Gallon Allotment: 2400 derived by ((12,000 / 14mpg) x 3 years)
Gas Cost per Year ($2.99): 2392
Gas Cost over 3 years ($2.99): $7176
Gas cost per year ($5.25): $4200
Gas cost over 3 years ($5.25): $12,600!!!
Total Savings over 3 Years: $5424
Tack on the additional $2000 bonus cash and you could save yourself $7424 on the cost of a new turbodiesel Dodge Ram 2500. And I’m sure you could knock a couple grand more off the MSRP if you negotiate a bit.
Again, these are all assumptions, and we’re also assuming that you NEED a giant pickup truck. But in the long-run if fuel costs keep rising, then this Chrysler deal could be a major savings.
In comparison, Dodge is currently offering a $4500 cash allowance on all 2500/3500 models. Looks like the fuel deal wins again, given the assumptions. But if the price of diesel drops into the $3-$4 range, then it’s not any better than the cash allowance (and may be worse).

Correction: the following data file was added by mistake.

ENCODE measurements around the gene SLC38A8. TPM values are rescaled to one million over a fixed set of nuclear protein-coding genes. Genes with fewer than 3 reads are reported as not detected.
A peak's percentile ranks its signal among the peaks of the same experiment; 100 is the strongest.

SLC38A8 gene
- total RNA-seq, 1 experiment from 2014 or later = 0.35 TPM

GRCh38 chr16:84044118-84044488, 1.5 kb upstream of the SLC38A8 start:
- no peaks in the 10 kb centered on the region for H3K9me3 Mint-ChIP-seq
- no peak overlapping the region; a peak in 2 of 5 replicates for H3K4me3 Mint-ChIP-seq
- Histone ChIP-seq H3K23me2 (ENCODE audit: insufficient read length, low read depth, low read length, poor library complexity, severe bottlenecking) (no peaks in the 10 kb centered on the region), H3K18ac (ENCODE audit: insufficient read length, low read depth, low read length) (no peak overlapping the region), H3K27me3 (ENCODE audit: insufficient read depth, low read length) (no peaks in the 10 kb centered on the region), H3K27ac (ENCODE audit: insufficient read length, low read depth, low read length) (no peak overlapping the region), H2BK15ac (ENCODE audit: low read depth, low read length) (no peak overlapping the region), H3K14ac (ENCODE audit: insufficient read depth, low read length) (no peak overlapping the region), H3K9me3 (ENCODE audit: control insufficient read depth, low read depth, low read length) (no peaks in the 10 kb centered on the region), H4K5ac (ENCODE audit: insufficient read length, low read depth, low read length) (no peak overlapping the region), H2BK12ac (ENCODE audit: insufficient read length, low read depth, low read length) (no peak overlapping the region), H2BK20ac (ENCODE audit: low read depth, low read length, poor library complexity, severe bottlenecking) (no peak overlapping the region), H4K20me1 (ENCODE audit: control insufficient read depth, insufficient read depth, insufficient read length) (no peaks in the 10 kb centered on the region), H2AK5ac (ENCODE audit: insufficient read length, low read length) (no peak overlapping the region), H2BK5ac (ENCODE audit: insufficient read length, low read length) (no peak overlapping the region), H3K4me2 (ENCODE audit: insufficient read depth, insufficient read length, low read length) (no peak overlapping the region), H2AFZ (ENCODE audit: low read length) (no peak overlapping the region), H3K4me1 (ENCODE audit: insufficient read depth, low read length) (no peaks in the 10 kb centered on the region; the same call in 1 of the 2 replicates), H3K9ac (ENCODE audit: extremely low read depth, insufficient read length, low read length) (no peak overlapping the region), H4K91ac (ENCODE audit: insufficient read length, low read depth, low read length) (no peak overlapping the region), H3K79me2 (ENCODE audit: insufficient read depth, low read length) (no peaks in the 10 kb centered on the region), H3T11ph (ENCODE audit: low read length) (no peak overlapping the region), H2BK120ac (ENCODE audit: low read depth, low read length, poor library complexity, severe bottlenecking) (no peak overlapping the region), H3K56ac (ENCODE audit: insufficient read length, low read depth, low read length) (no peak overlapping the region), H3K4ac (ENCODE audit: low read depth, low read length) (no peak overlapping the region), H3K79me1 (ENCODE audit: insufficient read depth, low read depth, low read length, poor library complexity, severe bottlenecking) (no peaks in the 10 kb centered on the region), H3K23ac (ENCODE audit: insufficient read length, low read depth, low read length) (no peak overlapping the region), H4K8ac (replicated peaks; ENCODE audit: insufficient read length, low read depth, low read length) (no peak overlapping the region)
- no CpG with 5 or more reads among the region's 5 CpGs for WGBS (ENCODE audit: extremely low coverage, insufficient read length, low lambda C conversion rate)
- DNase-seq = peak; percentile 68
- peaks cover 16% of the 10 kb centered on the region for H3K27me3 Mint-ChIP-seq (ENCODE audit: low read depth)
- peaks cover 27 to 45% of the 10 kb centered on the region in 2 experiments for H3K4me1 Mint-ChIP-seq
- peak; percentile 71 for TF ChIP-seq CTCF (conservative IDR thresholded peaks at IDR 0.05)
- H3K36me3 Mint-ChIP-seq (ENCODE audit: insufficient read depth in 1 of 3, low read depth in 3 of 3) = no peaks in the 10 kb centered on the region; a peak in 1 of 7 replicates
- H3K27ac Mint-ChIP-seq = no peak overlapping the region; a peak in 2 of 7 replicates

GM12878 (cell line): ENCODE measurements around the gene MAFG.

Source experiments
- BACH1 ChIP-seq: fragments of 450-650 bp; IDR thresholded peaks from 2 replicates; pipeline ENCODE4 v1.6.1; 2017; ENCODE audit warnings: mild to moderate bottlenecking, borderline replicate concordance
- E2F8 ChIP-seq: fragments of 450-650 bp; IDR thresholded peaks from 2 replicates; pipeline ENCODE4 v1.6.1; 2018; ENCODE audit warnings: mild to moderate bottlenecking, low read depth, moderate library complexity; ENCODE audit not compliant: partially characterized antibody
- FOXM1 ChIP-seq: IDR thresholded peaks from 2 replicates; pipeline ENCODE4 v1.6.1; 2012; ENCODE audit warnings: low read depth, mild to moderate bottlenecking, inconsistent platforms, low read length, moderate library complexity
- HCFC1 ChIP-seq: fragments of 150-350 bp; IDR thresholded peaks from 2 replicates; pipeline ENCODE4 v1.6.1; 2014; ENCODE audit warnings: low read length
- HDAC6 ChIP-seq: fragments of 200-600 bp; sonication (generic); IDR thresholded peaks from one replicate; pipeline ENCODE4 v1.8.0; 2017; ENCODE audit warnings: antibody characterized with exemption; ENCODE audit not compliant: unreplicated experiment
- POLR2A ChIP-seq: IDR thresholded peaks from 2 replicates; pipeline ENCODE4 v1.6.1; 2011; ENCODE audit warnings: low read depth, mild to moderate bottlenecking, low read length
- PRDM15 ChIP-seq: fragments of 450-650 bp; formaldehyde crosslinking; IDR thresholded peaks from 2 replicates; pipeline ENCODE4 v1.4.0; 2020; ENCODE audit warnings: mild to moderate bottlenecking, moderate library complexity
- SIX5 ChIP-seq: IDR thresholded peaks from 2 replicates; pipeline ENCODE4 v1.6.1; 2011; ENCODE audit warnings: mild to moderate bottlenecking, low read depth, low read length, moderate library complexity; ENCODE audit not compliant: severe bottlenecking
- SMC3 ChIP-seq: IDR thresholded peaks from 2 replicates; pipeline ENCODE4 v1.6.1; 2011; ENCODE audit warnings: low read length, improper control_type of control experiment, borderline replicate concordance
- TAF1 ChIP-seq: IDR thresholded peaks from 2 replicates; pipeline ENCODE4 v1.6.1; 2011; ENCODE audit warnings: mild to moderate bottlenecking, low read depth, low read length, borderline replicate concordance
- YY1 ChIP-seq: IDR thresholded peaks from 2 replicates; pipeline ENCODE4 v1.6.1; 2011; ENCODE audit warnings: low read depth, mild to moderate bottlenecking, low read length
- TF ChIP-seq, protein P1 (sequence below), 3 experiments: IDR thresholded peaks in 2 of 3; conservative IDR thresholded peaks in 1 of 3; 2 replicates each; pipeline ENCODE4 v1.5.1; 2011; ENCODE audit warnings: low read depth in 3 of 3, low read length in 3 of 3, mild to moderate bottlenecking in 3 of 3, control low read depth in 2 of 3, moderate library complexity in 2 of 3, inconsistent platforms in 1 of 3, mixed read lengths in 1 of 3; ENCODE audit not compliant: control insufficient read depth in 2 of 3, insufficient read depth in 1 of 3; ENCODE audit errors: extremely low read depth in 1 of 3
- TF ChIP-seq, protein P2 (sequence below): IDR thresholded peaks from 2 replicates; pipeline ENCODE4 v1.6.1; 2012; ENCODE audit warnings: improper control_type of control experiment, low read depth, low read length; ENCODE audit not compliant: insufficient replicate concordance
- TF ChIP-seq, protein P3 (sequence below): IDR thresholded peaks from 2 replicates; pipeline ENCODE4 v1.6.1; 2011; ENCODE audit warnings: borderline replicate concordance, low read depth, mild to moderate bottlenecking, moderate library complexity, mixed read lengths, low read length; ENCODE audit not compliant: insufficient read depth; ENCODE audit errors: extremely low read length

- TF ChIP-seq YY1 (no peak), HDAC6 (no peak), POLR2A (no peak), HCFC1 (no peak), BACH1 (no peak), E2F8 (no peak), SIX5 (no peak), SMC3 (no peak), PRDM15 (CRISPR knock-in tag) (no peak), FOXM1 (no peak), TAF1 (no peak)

Is This Deal for You?
Yes, saving thousands on a new vehicle is an attractive option, but first you need to ask yourself the following questions:
- Do you need a new car/truck/van or does your current one work just fine?
- Will you ultimately be paying more for your new vehicle than you currently owe on your existing one? For example, you’re buying a new car for $25,000, but you only owe $15,000 on your current one. Better yet, your car is paid off. So why would you go buy a new one?
You need to look at the final cost, not just the perceived savings. If your car is paid off and you’re looking at a $30,000 new car, which one makes sense? You know the answer, even if you don’t want to admit it.
If you really do need a new vehicle, then check out a mid- to high-mileage vehicle first. Your savings will probably be much higher buying used than buying new, even with all these incentives. And you could probably find a comparable, more fuel-efficient model than what Chrysler offers. Honestly, Chrysler isn’t known for being the most fuel-efficient brand.
So be careful that you don’t get caught up in the hype. As I was writing this and doing the calculations, I actually considered whether I should trade in my Honda Ridgeline truck for something. But then I snapped back to reality and realized I really like my truck and it gets better gas mileage than the Dodge Dakota, or most of their small, mid or large SUVs.